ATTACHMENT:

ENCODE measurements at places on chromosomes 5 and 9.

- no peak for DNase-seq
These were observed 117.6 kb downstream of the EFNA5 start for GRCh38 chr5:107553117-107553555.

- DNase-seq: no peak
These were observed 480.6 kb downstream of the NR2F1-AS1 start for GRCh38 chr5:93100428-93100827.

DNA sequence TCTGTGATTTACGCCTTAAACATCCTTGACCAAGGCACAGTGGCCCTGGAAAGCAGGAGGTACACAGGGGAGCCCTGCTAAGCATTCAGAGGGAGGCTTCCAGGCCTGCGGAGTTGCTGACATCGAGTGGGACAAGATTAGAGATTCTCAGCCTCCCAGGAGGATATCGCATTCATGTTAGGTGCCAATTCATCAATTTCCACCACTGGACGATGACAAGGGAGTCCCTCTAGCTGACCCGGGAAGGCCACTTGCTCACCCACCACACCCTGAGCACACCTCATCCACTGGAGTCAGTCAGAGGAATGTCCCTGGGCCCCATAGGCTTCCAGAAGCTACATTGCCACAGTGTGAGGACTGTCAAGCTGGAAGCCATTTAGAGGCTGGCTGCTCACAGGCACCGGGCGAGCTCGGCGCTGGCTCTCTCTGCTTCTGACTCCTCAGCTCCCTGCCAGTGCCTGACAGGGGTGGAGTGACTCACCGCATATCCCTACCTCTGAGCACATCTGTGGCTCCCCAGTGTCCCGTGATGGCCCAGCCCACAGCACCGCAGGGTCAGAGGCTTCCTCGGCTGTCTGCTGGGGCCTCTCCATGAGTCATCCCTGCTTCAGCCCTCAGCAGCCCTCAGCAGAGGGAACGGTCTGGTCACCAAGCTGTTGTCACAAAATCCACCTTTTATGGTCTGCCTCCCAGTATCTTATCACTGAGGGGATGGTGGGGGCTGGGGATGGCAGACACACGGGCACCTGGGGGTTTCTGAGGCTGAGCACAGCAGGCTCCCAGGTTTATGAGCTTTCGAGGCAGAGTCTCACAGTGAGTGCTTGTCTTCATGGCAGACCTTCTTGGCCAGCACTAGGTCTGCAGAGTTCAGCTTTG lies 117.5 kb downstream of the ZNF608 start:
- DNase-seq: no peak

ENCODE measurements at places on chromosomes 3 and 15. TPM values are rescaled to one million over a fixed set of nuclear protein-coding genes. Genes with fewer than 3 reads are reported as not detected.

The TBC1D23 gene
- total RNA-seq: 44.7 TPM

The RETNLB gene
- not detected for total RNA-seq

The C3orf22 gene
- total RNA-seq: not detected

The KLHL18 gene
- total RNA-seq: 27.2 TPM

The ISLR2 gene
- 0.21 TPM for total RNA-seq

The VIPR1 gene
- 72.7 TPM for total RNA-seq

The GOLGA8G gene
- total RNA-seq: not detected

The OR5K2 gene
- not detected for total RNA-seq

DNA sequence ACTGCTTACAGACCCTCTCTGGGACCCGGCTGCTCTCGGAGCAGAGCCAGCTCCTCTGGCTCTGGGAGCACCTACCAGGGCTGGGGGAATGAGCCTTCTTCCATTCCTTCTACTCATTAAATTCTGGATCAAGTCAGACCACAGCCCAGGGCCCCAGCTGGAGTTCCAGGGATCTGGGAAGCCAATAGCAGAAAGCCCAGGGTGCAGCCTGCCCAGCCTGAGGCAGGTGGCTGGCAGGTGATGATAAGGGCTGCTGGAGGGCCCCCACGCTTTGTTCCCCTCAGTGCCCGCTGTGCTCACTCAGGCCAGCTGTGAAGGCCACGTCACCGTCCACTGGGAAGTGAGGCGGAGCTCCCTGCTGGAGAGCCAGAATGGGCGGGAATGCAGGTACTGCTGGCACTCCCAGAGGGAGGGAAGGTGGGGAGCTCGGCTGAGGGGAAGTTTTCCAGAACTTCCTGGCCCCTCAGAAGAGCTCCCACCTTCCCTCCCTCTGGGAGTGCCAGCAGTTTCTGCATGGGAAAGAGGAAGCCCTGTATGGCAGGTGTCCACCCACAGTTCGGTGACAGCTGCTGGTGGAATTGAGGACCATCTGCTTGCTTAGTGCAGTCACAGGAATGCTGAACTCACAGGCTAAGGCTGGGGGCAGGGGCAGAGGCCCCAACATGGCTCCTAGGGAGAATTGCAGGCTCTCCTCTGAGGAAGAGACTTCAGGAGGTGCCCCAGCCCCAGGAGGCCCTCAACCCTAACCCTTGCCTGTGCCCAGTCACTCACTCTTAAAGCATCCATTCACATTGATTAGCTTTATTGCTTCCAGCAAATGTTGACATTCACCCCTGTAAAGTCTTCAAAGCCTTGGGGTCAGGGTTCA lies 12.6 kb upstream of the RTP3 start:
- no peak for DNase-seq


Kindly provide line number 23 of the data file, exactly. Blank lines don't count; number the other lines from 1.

The OR5K2 gene